The fun part will be designing new plant shapes, if possible, but before we get to that there is some work to do, I am afraid. This post starts with photosynthesis on Earth, to find out if it can be tweaked to produce plants with a high degree of 'alienosity'.

Click to enlarge; Based on Long SP et al. Can improvement in photosynthesis increase crop yields? Plant, cell , and environment 2006; 29: 315-330

1. Efficiency of photosynthesis
The job of photosynthesis is to take water, CO2 and light, and turn out carbohydrates to use as energy sources and building materials, with O2 as a leftover waste product. Although the total energy capture by photosynthesis outranks human power consumption by far, photosynthesis is less efficient than the photovoltaic process used in solar panels. Photosynthesis is surprisingly inefficient.  The image above is based on analyses done by scientists looking for ways to improve crop yield. The 'black grass' post explained that only a portion of sunlight is used for photosynthesis, and the papers show that portion to be about half of the available energy. The graph above states the efficiency of each step, which is which fraction of energy gets passed on to the next step. The efficiency of the first step is 0.5: of 100% light to start with, 50% is left. That's a big loss.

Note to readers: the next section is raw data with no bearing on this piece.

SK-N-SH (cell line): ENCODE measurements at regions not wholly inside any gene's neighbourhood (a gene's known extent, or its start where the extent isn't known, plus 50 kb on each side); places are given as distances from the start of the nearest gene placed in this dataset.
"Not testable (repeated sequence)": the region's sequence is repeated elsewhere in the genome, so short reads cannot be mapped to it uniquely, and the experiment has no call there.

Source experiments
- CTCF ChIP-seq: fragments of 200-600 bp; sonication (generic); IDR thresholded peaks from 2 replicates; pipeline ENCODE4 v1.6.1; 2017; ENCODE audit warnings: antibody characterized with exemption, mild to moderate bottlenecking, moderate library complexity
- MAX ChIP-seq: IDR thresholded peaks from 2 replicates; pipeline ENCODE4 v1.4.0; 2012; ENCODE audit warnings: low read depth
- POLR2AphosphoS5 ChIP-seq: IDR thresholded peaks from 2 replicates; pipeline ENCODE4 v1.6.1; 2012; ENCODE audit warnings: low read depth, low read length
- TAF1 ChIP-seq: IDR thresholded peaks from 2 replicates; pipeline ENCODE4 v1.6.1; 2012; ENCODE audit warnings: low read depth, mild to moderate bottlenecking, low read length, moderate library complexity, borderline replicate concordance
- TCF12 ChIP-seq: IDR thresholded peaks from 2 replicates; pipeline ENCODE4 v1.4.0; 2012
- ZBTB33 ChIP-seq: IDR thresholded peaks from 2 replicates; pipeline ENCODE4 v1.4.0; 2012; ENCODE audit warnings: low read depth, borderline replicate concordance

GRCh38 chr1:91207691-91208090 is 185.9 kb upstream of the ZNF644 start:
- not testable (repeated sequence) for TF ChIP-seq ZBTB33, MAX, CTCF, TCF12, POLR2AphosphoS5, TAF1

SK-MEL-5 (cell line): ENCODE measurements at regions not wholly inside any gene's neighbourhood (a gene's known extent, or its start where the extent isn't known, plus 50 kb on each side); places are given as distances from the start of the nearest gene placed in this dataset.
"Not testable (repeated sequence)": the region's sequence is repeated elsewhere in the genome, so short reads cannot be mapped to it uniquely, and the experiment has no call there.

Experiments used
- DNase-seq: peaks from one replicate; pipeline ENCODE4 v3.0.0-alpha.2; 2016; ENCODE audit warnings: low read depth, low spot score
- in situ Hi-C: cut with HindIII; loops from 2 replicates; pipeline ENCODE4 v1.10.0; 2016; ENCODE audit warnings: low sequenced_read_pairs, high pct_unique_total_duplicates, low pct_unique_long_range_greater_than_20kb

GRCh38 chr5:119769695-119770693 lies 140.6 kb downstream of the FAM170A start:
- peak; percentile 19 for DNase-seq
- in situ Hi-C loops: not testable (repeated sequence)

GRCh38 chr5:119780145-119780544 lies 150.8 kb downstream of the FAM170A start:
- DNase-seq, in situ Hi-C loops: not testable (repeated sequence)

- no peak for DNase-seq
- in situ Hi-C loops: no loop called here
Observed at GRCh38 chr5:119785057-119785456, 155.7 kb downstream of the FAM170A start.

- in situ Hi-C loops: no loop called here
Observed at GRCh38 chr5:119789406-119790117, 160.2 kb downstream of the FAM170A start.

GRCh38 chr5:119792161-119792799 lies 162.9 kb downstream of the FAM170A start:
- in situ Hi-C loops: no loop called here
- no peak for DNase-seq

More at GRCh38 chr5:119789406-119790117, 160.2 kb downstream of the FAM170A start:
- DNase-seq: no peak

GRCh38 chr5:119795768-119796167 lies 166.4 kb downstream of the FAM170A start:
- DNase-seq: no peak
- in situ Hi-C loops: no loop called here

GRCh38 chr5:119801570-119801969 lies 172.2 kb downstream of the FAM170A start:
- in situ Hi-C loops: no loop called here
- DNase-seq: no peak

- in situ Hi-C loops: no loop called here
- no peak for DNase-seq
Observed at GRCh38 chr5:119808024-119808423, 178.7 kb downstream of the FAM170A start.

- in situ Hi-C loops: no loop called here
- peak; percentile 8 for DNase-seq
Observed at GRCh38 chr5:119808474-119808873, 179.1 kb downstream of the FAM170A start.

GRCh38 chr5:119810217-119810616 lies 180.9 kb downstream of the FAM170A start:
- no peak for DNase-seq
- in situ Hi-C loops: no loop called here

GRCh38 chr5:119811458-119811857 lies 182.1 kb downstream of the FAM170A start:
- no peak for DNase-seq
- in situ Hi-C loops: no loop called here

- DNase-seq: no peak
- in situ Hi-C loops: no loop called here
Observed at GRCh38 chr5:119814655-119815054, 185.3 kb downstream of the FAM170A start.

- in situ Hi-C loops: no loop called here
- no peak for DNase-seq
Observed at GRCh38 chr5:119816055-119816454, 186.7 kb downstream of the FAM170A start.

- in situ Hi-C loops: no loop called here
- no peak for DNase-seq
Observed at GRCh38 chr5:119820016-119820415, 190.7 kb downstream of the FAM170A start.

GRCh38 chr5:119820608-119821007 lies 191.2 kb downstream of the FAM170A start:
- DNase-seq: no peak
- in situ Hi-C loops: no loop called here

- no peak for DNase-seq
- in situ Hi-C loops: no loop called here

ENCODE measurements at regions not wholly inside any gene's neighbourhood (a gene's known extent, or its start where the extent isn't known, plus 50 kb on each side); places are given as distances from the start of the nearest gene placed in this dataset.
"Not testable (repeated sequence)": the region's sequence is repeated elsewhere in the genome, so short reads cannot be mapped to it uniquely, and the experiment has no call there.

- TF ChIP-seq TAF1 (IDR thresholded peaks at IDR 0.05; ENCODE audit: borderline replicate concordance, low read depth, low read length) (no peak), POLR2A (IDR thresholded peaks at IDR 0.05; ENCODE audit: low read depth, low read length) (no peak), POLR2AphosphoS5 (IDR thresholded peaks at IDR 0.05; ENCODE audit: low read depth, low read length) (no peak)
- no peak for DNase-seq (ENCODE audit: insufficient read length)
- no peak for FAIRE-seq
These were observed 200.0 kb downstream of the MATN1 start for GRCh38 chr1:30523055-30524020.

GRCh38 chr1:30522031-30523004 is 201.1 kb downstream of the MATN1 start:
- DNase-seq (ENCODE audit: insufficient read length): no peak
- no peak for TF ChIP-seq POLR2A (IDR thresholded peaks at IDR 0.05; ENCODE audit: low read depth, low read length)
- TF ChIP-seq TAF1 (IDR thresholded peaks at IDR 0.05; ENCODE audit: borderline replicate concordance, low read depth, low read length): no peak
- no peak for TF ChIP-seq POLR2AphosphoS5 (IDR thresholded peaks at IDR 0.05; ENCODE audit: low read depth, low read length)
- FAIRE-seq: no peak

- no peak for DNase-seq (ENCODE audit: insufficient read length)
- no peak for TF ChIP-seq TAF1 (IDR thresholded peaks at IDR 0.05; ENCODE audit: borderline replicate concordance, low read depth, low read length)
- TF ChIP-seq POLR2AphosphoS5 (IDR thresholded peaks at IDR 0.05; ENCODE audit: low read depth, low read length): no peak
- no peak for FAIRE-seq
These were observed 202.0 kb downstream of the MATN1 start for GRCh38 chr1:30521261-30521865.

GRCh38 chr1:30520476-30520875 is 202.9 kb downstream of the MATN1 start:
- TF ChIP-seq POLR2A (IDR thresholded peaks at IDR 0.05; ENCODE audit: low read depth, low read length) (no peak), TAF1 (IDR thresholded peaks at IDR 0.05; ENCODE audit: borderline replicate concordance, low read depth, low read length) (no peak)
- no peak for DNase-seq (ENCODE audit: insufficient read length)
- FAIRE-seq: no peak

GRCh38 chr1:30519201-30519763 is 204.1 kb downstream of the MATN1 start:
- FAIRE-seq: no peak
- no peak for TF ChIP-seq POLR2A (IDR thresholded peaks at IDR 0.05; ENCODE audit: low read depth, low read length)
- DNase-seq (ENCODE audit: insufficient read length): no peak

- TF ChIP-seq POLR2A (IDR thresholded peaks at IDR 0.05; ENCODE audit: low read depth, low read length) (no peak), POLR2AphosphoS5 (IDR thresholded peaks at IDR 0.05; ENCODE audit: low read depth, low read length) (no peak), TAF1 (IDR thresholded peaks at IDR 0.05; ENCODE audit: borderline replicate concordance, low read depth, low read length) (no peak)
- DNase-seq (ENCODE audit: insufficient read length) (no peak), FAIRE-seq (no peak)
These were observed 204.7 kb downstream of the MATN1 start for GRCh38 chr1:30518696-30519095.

The efficiency of the next step is 0.9. In terms of the original amount of light 45% goes on to the next step. And so it goes on, multiplying all the efficiency factors in turn, step by step, until only about 5% of the original energy is left at the end. As I said, not impressive at all. I should add that this holds for the so-called C3 photosynthesis type. The C4 type does better, managing to end up at 6 to 6.5%.  That does not seem like a big improvement, but it is still up to 30% better than C3 photosynthesis.